Tuesday, May 17, 2005
— Fiction —
In the summer of 1993 I purchased a mounted armadillo for my natural history collection at a barbecue restaurant in Memphis, not because I agreed with the proprietor that it looked like Edwin Booth, the famous Shakespearean actor of the Civil War period and elder brother of Lincoln’s assassin, but because it looked impressive in the toga and I had just the right spot on my bachelor-pad bar. With a little research I determined the taxidermist had cast it as Brutus in Act III, Scene I of Julius Caesar. I wanted to purchase several more and form a repertory company but the grants never came through.
Technically, the term armadillo can refer to any of several burrowing, chiefly Dentyne-chewing mammals, although they have occasionally been observed with Juicy Fruit. All tend to have an attitude. The most common variety in North America inhabits much of the Southwest. These armadillos are notable for an unusual reproductive process called polyembryony, by which they always give birth to four identical young, all of the same sex. A reality series is in development with the Olsen quadruplets.
Other armadillo varieties I should mention, all found in South America, include the three-banded Brazilian species, the Andean species, which grows hair between its scales, and the savanna-dwelling six-banded armadillo, which always comes to the door in its bathrobe.
My first encounter with a live specimen occurred while on a nature hike with Angela, an old flame who wore tight, red cut-off jeans and heavy, leather hiking boots on our expedition. My companion also had large teeth and a bit of an overbite, so that she could never close her lips without concentrating, which may explain why she kept them moving. Since she was from Australia, I used to think of her as a migrating species from Down Under, but had the good sense not to mention it.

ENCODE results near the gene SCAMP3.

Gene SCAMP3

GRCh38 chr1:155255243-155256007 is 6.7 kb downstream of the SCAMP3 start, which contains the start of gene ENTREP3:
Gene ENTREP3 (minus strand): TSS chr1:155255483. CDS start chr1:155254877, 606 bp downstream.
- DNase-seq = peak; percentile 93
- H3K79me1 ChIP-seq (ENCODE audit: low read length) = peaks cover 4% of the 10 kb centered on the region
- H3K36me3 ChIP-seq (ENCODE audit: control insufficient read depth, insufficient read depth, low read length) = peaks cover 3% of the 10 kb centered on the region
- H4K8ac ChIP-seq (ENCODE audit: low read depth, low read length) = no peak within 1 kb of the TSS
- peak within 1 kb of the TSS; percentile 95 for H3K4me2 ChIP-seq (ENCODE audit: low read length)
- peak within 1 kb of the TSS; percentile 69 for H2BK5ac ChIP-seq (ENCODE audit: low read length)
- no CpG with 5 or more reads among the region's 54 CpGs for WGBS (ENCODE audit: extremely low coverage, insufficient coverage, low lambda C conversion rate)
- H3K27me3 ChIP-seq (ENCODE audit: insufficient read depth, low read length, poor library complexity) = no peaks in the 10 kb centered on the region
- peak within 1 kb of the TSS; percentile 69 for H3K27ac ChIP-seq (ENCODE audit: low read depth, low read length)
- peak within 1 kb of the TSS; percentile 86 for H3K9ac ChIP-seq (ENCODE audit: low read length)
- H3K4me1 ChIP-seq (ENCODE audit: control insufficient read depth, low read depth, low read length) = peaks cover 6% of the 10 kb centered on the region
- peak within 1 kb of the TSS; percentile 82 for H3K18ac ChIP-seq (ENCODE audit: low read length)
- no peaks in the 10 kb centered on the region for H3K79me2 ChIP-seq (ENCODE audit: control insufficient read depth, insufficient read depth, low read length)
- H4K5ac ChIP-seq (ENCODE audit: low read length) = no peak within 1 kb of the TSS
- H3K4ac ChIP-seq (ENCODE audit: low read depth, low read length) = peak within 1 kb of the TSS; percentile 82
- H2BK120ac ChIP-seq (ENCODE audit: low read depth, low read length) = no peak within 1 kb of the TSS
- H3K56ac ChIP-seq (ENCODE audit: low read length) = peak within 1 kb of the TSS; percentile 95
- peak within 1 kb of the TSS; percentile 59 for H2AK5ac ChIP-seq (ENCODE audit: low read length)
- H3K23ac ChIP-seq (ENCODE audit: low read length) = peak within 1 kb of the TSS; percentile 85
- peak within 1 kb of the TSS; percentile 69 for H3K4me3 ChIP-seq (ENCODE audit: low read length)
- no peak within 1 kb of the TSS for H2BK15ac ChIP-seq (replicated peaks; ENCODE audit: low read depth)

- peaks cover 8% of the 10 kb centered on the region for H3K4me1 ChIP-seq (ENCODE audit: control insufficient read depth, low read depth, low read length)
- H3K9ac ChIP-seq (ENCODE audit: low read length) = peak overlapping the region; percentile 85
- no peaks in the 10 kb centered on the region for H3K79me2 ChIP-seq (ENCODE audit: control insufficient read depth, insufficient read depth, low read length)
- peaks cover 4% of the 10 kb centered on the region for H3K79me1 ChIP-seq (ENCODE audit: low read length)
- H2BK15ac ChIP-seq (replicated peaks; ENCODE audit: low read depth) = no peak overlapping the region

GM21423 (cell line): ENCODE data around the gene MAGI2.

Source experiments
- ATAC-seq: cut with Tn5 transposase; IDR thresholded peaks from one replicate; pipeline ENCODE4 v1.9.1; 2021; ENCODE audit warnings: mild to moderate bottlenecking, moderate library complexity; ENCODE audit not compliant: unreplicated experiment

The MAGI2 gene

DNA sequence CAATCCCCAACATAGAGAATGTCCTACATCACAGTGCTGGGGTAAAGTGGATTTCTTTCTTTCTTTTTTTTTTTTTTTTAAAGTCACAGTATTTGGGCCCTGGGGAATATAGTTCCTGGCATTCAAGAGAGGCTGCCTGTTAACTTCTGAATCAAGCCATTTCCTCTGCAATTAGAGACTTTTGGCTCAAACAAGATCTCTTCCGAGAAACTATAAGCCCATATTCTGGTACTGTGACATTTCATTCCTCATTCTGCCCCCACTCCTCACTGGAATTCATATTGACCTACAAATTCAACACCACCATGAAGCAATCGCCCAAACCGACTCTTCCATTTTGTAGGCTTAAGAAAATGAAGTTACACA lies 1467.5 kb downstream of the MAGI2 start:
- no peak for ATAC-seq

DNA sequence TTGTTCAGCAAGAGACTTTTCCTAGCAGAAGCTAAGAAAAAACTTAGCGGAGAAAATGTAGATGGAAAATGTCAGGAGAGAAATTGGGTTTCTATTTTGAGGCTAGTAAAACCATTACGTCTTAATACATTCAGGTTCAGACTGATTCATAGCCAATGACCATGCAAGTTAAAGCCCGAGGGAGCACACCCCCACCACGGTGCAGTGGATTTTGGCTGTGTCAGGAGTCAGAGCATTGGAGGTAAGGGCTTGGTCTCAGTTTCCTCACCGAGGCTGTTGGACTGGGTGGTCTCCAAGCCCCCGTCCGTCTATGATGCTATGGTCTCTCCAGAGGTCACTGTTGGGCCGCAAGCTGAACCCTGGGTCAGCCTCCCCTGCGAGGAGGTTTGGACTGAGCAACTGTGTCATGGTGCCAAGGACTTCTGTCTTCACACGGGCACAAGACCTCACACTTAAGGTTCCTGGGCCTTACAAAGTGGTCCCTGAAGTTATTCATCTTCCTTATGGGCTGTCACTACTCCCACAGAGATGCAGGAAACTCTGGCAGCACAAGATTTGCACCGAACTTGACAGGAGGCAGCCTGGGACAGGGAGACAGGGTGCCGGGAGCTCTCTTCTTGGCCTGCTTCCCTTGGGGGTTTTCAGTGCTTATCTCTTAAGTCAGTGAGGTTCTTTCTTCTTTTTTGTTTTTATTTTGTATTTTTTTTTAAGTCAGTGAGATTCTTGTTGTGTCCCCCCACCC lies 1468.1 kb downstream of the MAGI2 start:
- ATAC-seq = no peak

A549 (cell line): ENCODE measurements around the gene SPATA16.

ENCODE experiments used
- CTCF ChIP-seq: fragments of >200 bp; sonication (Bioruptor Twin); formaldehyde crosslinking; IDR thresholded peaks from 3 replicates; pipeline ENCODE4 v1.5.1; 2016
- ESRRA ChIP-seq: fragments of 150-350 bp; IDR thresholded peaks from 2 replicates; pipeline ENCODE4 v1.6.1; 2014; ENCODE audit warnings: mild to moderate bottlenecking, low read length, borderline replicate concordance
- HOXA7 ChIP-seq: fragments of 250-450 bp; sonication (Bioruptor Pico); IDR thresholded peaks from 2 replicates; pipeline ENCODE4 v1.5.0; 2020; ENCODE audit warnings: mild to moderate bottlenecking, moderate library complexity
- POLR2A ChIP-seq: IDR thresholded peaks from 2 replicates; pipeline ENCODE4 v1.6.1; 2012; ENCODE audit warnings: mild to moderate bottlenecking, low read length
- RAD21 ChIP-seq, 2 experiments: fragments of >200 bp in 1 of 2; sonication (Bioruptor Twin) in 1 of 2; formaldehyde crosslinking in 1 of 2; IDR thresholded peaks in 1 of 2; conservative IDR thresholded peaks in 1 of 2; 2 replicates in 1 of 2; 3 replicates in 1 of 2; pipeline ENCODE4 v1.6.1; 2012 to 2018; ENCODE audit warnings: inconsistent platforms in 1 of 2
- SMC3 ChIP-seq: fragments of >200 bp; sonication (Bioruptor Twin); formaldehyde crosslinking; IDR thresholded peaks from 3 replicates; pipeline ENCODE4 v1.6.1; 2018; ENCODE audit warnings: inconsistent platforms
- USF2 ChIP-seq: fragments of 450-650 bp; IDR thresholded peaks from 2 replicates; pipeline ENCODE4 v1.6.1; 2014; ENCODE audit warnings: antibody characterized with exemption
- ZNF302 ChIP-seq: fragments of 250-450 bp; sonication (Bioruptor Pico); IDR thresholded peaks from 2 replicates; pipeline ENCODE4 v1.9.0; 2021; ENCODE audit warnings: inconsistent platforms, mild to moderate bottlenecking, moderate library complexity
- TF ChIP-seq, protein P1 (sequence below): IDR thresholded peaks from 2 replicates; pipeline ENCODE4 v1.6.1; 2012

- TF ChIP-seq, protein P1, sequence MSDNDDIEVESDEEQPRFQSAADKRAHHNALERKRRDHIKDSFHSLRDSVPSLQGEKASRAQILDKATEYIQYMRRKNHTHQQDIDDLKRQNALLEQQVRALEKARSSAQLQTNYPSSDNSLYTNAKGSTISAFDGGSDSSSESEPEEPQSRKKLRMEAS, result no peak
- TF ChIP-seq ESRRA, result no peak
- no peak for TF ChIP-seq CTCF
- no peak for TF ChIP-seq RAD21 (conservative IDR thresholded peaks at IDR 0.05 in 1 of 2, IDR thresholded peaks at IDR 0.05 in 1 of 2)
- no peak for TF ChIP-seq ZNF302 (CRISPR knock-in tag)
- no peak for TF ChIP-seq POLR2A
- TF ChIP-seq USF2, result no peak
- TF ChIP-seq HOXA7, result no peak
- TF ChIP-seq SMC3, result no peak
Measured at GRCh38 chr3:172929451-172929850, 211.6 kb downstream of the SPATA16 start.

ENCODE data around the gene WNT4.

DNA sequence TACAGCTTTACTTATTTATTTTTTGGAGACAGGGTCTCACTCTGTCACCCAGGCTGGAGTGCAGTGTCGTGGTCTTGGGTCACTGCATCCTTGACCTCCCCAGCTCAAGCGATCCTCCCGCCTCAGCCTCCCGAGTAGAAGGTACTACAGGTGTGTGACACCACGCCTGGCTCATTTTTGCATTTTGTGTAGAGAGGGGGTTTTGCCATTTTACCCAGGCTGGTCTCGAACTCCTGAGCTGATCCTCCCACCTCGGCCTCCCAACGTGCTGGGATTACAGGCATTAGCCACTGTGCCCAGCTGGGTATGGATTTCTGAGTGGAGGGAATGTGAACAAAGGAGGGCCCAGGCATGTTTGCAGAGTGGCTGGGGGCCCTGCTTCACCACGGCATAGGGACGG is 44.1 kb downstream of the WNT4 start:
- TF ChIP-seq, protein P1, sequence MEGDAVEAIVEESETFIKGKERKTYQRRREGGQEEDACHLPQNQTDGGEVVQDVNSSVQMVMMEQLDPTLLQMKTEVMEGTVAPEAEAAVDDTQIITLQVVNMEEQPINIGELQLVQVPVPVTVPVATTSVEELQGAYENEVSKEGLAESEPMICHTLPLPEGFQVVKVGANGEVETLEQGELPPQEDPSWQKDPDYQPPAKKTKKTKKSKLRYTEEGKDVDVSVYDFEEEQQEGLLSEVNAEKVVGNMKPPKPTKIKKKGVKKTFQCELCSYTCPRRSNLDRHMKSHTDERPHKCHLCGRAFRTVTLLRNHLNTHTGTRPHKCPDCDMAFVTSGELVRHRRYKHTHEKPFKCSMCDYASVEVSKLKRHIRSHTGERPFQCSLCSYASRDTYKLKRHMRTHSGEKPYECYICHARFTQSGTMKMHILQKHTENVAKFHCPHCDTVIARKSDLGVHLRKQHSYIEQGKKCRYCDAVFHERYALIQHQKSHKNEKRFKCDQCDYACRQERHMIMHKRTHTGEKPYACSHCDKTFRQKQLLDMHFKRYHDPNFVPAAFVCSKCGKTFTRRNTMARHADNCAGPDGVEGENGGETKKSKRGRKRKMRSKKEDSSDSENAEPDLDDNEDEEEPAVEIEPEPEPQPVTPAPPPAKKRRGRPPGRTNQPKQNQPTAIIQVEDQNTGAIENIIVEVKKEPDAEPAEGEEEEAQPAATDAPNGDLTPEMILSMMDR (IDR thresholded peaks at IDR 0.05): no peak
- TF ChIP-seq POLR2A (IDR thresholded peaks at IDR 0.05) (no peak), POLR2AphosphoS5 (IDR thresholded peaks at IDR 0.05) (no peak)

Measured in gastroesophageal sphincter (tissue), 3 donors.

As I recall she had been directing my removal of burrs from her socks when I spotted the creature in the underbrush. “Shhh,” I suggested, then crept closer and closer, ignoring Angela’s questions. I expected the armadillo to curl up into a ball. It never moved at all, therefore grabbing it by the tail proved quite simple.
Right away I began to consider my next move. I decided to return it to civilization for either scientific study or training as a marketing icon in the ever expanding hot-sauce industry.
“Do you have any rope?”
Angela explained that I was an idiot to even ask.
“Floss. I know you’ve got floss.”
She had waxed in one breast pocket and unwaxed in the other, prepared for any item that might become wedged between her remarkable incisors. While I pleaded with her to share part of her supply, with which I hoped to secure the animal’s legs, it must have sensed my grip loosen, slipping free, then bouncing away like a Chihuahua in a shower cap, much to my vexation. I gave chase but it disappeared into a hole.
Irritated, I remained silent for the next quarter mile. Not so my companion. Finally, I had heard enough of her incessant chatter.
“Girlfriend,” I said, pointing to my own teeth, my tone empathetic. “You’ve got a thing caught here.”
It bought me a few minutes of silence while she went to work on the spot.
A professor later told me that the armadillo carries rabies. I suspected that Angela had been secretly bitten and never told me. After the day of our hike, I noted, she often foamed at the mouth in my presence and I never did manage to talk her into the shower, confirming her hydrophobia. I felt much safer when we parted ways.
Every time I have a drink now at my bar, staring at my little friend, however, I am reminded of Angela and wonder if it was a mistake to put my interest in the armadillo and self-preservation ahead of our relationship. If nothing else, she would look better in the toga.